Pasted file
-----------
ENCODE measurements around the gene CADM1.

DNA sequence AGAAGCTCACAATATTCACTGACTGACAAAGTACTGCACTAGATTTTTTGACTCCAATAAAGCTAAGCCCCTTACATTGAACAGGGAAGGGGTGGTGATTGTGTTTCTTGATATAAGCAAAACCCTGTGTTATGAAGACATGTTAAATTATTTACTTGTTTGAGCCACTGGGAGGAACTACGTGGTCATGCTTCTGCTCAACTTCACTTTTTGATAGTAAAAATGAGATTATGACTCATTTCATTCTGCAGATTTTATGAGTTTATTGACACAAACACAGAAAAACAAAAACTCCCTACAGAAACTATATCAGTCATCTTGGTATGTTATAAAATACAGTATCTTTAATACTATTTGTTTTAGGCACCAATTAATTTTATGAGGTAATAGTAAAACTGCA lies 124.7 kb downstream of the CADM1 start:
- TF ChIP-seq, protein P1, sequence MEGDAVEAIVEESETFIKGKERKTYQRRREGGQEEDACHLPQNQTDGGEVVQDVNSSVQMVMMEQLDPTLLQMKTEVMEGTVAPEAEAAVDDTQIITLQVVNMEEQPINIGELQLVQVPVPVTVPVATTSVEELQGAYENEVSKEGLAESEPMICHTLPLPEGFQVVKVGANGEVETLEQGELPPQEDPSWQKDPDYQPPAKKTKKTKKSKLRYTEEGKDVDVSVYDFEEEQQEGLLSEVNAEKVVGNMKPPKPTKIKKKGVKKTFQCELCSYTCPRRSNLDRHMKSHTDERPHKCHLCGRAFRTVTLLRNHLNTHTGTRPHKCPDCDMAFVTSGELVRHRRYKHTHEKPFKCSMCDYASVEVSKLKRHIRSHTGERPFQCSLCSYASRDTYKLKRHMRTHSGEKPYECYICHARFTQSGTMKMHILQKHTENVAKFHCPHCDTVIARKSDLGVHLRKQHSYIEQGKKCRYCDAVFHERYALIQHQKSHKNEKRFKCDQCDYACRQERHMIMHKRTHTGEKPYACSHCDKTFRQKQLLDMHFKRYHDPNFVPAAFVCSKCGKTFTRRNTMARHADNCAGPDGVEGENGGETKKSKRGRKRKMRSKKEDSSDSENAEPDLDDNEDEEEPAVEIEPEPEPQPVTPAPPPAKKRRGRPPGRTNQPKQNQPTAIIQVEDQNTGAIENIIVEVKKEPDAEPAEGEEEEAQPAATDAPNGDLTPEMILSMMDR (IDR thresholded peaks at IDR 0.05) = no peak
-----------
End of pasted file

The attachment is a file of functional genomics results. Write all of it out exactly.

ENCODE measurements around the gene CADM1.

DNA sequence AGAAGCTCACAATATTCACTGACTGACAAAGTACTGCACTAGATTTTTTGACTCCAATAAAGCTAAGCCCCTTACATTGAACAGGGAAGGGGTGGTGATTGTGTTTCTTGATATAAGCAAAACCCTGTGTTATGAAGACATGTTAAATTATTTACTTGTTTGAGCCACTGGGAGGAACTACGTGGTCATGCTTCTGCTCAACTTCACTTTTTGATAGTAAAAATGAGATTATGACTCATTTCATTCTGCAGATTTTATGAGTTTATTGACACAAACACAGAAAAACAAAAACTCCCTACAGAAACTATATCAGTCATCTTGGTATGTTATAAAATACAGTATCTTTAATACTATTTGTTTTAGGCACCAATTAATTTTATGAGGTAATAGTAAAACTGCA lies 124.7 kb downstream of the CADM1 start:
- TF ChIP-seq, protein P1, sequence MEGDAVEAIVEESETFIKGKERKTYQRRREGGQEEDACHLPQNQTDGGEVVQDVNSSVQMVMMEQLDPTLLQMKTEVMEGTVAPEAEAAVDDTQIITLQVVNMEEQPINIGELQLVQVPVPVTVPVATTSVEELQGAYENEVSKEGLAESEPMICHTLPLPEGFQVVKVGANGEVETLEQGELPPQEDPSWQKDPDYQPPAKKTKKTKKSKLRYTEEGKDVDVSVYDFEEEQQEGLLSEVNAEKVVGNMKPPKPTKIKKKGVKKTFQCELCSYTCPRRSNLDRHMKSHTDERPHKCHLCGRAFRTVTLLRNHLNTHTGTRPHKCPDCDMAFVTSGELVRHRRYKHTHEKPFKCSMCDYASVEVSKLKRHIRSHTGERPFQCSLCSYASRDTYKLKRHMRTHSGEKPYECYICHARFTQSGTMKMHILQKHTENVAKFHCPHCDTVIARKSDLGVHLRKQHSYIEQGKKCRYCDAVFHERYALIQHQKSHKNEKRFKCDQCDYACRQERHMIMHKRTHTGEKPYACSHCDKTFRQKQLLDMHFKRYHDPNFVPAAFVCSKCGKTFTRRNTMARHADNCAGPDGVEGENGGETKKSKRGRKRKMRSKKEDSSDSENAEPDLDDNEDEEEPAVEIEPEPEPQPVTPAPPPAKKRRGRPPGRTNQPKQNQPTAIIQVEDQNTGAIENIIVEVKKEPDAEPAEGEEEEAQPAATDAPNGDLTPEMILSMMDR (IDR thresholded peaks at IDR 0.05) = no peak